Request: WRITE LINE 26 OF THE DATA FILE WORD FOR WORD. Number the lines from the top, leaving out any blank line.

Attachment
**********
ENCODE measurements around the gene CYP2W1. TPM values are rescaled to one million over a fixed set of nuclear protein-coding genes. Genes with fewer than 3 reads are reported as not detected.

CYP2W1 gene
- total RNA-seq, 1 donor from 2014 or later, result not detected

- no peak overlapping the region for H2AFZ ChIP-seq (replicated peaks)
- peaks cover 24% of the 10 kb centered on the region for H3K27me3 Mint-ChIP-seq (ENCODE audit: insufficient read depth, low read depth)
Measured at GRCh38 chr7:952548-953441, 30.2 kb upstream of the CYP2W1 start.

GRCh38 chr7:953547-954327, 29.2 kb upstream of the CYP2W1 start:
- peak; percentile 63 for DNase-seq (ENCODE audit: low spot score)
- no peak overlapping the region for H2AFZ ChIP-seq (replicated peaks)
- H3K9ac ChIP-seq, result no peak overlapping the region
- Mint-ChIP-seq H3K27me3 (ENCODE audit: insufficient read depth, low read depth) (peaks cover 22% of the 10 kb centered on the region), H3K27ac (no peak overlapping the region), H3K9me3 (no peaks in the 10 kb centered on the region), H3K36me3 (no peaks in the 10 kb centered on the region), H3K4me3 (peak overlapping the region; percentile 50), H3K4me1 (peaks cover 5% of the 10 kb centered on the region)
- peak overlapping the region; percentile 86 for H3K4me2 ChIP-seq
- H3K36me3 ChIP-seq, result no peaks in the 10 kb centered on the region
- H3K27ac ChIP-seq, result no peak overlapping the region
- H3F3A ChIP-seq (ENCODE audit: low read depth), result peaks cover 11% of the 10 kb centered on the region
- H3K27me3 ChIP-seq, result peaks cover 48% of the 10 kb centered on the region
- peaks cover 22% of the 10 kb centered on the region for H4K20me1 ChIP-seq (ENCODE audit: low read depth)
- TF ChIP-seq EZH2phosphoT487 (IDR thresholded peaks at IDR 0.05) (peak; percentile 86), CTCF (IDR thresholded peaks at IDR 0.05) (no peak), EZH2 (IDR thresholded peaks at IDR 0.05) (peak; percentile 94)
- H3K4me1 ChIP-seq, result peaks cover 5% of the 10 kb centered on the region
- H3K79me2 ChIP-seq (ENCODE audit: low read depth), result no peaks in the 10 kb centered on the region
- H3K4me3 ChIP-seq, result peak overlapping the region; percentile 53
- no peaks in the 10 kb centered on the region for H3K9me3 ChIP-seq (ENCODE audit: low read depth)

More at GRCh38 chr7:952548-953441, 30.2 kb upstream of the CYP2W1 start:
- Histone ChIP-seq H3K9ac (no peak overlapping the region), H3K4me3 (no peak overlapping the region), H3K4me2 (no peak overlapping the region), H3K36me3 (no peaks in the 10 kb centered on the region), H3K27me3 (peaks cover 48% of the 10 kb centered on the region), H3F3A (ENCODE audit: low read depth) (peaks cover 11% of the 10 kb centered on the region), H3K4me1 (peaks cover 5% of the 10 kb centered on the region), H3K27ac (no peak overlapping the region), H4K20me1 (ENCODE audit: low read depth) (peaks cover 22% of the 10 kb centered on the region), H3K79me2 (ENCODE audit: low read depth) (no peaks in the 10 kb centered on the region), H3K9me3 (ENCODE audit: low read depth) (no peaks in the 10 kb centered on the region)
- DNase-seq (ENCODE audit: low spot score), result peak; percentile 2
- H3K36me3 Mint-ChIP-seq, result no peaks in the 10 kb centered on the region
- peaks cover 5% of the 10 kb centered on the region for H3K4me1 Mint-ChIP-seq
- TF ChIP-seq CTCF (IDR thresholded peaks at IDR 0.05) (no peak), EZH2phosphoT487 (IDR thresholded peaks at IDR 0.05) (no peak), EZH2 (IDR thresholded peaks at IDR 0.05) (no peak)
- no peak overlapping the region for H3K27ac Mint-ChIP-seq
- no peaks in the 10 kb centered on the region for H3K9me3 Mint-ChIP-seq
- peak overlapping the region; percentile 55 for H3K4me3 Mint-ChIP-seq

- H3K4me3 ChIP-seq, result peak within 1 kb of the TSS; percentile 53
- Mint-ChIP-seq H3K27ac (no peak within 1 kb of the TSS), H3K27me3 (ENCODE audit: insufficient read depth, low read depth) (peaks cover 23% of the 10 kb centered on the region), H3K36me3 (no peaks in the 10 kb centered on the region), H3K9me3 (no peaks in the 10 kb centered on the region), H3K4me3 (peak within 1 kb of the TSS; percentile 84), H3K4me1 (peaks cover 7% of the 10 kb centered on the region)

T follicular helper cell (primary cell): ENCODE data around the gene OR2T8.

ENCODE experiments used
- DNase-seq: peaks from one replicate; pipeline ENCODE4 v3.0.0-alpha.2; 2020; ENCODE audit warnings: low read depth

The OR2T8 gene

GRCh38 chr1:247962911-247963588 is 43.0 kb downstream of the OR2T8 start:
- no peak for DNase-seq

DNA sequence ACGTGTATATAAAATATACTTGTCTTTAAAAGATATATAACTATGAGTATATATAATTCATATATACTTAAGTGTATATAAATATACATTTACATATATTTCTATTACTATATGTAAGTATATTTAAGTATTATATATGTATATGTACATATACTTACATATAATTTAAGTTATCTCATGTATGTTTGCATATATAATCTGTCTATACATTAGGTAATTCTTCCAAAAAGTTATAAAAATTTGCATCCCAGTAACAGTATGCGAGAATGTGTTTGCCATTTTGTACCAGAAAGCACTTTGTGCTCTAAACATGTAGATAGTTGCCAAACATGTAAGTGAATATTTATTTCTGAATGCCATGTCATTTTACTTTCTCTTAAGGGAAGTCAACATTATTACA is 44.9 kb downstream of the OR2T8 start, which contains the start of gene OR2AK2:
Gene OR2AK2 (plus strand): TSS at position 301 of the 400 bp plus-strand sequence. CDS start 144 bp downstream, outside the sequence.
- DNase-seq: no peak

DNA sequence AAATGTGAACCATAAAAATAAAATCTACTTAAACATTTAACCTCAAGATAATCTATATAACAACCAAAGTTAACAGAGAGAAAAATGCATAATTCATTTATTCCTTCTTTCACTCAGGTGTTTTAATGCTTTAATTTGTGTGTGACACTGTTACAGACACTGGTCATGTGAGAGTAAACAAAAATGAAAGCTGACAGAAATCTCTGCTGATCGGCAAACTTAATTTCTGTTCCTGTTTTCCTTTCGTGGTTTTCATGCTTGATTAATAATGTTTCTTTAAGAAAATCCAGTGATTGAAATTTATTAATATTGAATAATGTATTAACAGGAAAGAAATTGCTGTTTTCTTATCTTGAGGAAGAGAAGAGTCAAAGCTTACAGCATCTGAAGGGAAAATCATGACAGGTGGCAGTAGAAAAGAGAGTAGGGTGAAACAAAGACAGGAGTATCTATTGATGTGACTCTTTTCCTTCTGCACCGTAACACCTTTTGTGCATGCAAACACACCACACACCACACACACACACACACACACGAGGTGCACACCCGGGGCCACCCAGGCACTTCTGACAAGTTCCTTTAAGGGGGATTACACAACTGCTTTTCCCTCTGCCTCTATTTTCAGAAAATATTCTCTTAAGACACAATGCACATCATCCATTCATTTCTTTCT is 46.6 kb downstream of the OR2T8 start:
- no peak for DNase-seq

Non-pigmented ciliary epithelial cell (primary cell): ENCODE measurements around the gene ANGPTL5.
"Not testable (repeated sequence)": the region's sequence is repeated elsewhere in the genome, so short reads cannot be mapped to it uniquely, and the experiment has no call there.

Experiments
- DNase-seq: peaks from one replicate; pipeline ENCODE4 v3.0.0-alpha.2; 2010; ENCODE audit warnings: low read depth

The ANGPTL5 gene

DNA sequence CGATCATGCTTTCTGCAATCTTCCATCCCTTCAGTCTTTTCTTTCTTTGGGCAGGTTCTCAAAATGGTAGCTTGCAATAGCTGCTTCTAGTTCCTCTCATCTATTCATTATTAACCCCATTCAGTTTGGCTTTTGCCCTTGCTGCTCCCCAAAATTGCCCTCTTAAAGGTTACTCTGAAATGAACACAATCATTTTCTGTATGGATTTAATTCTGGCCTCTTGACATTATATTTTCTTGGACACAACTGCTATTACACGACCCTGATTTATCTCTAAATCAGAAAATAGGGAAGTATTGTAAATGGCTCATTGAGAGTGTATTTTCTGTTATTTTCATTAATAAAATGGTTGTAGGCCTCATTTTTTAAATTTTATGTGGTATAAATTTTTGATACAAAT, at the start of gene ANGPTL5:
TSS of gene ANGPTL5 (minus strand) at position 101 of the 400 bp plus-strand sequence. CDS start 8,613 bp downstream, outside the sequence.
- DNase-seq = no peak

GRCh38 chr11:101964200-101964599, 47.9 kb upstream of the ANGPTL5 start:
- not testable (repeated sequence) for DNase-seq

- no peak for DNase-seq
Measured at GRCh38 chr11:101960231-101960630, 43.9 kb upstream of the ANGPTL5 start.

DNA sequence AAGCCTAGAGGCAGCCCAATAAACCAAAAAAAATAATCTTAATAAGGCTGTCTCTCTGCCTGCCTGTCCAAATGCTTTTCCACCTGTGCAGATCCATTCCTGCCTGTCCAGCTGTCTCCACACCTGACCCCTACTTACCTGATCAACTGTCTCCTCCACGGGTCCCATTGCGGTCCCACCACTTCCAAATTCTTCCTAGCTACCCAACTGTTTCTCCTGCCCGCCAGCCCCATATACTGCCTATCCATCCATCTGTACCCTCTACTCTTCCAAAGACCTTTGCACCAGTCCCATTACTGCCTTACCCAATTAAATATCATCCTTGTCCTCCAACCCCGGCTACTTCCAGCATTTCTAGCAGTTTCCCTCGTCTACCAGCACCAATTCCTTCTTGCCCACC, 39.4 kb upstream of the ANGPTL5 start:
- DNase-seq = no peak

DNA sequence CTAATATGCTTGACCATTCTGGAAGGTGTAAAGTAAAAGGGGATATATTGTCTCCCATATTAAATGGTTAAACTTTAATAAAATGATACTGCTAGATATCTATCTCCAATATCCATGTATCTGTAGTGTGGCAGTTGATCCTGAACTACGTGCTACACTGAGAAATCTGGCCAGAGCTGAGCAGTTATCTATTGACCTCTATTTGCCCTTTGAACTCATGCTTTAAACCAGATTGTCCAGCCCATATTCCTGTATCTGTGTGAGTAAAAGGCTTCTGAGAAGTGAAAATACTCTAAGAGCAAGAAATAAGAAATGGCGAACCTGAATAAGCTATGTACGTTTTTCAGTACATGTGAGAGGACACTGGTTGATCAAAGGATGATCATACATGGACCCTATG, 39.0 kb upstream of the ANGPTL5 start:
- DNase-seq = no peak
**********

- H3K36me3 Mint-ChIP-seq, result no peaks in the 10 kb centered on the region